Series review: The Club
- Flemish filmmakers Leander Verdievel and Zita Theunynck take us to a fertility clinic, telling the stories of three couples who are battling to become parents
Selected in the International Competition dedicated to series in the Geneva International Film Festival (GIFF), The Club, by Belgian screenwriters Leander Verdievel and Zita Theunynck, helps us to understand just how complex having a child can sometimes be: an ordeal which no-one comes out of unscathed. In order to make their series which consists of six 35-minute episodes, Verdievel and Theunynck - who collaborated on the screenplay with Hilde Pallen, Astrid Keulen and Sara Theunynck – drew on their own personal experience, the battle they themselves had to fight in order to (finally) become parents. And even though, after no fewer than seventeen failed attempts at artificial insemination, the Belgian screenwriting couple managed to fulfil their dream through adoption, the repercussions of those long years of hormonal treatments and dashed hopes still burn away deep inside of them like glowing coals. But it’s this brazier which inspired their series, the endless hours they spent in the sterile waiting rooms of fertility clinics where silence and shame seem to reign supreme. Ultimately, Verdievel and Theunynck decided to break that silence and shake off that shame by depicting what they and others have had to go through to become (or not become) parents, using a refreshing and typically Belgian sense of humour.
Three couples meet in the corridors of a fertility clinic: Charlie (Roos Dickmann) and Ziggy (Achraf Koutet) are young and didn’t think they wanted children, until Charlie was diagnosed with premature ovarian insufficiency; Ellen (Evelien Bosmans) and Two (Jade Olieberg) want a child, but when Ellen discovers she has endometriosis things get complicated since her partner is reluctant to make use of her uterus; and, last but not least, Kristie (Janne Desmet), and her partner Bert (Dominique van Malder) who’s despairing over his “lazy” sperm. On the surface, these couples don’t seem to have anything in common, other than the burning desire to have a child, which is synonymous with the idea of family and a guaranteed serene and satisfied life. Out of this unlikely encounter between these three very different couples comes a club which none of them would have ever chosen to belong to, but which helps them to overcome or at least cathartically share their anguish.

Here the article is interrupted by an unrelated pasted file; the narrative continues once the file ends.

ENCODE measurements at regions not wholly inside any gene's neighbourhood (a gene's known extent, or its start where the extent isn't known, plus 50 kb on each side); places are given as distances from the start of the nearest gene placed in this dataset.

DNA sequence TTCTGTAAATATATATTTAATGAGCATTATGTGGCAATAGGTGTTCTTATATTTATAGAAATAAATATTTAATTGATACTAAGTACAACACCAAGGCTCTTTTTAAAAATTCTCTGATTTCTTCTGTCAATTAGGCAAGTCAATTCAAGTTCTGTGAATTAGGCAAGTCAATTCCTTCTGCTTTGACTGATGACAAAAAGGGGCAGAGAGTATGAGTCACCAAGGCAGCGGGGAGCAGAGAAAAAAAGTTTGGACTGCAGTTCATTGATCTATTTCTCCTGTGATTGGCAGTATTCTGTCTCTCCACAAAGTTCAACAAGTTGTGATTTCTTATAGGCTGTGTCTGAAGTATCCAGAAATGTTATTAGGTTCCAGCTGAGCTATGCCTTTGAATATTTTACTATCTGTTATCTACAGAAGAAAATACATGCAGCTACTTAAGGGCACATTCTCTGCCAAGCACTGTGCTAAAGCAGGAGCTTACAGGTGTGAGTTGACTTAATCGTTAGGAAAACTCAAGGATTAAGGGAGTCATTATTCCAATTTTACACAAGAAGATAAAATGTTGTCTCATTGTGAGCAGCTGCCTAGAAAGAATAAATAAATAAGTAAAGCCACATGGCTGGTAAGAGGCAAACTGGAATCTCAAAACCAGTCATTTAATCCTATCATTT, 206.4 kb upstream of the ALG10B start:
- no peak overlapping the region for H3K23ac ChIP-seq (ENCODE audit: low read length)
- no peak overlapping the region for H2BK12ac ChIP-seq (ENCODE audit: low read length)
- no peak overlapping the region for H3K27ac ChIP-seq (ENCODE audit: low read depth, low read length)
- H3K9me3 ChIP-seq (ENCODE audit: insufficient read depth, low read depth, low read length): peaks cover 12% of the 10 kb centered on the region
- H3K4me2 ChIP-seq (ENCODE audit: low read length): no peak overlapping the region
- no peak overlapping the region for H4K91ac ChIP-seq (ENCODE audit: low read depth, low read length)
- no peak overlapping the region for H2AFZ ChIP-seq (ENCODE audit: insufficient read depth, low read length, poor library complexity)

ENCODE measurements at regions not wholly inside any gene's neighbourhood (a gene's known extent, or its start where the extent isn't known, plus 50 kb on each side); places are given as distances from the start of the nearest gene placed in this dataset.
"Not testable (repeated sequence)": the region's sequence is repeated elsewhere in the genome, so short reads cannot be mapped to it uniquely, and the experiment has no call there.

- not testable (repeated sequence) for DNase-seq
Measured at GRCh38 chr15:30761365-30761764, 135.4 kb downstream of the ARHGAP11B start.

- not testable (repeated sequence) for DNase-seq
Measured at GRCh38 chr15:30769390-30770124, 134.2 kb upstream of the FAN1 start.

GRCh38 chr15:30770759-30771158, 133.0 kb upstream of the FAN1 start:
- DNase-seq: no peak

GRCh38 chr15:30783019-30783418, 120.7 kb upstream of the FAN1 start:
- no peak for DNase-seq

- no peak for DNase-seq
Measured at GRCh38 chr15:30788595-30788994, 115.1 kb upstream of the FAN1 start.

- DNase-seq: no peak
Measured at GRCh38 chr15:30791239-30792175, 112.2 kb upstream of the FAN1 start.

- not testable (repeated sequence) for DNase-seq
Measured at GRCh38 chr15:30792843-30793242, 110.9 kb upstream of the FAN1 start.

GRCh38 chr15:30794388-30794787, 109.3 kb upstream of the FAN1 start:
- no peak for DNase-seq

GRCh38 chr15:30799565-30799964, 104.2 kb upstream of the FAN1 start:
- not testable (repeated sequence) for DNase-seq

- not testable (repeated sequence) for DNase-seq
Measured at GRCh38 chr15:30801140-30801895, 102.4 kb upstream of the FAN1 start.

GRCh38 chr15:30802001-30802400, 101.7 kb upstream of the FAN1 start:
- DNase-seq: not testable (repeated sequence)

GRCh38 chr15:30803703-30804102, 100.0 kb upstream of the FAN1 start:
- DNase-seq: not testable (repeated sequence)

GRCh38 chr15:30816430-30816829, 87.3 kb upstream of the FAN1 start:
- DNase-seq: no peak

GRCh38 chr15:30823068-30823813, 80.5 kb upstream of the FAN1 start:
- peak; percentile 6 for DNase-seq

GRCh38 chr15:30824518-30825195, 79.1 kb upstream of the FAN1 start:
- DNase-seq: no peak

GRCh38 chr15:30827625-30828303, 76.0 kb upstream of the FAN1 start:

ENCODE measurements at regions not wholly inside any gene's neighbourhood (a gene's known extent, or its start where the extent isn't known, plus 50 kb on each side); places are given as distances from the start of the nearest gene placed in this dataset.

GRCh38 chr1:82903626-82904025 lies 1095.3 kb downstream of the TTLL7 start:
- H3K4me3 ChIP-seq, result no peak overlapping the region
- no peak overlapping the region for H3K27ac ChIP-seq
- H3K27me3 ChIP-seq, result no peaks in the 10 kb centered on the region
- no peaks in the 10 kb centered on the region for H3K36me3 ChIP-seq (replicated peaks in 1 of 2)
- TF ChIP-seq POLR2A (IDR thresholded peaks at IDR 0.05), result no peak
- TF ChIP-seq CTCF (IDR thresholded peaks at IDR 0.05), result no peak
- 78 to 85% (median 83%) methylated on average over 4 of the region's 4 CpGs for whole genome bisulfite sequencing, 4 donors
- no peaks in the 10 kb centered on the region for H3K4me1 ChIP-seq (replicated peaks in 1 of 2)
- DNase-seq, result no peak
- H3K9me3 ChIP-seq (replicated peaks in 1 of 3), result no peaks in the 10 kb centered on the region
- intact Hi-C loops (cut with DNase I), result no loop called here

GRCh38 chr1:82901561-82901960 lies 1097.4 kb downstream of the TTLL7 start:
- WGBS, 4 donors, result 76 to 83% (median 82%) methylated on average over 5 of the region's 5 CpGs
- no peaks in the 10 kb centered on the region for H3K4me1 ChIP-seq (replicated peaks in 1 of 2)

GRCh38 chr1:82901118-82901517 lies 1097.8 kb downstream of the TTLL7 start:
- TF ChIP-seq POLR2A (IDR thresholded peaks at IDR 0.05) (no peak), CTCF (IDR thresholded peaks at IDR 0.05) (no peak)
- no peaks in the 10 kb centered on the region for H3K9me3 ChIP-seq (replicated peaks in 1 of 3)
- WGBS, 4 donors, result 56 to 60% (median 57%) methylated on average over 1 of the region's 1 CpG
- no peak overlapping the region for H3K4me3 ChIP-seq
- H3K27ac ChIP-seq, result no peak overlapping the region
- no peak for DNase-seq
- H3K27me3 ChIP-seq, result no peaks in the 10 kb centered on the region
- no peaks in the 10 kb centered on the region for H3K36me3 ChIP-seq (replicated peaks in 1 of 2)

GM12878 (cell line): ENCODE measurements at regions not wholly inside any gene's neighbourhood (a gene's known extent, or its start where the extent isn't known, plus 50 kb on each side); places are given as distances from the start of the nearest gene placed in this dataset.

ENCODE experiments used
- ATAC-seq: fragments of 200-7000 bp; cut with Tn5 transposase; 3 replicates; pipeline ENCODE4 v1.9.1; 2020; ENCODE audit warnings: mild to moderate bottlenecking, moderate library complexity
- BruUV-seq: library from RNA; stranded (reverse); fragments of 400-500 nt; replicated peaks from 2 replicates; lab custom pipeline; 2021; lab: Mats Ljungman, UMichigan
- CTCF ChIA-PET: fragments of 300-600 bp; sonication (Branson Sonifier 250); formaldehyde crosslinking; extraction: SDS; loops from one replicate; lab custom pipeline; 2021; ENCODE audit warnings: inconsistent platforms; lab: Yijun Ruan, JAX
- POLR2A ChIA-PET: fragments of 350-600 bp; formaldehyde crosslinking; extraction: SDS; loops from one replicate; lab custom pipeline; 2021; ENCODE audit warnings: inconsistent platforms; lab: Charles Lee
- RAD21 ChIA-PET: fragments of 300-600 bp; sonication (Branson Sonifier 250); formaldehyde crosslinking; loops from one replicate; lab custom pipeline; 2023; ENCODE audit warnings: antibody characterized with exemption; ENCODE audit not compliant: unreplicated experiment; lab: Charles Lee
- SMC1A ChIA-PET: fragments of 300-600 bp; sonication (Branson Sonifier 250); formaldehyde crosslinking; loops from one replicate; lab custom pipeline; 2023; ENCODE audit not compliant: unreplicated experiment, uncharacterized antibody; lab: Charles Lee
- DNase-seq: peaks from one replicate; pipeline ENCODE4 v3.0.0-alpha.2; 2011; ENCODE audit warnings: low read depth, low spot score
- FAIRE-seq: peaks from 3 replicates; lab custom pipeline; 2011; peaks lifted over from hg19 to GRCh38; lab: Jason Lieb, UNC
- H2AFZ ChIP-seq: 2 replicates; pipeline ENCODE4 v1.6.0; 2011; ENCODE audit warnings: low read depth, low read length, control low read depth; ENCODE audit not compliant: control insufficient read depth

On the surface, having a child seems a pretty straightforward thing, sometimes too straightforward, but nothing is quite as it appears. In fact, the three couple depicted in The Club allow the two Belgian screenwriters to debunk this myth, revealing the stories of those who suffer in silence and who blame themselves for a situation which isn’t of their choosing. Whether it’s a case of early menopause, endometriosis or male infertility, The Club shines a light on those shadier zones populated by human beings who are tormented by secrets which surpass them.
Steeped in a refreshing sense of humour, The Club is a wholly original series, both tragic and funny, moving and hyper-realist. Concepts of masculinity and femininity, motherhood and fatherhood, are deconstructed, reminding us that the obsession with having a baby doesn’t distinguish between genders. The Club take a courageous approach to tackling a little-explored subject in film or in TV series, a delicate subject which becomes a shared moment of catharsis thanks to its distinctly Belgian lighter moments.
(Translated from Italian)
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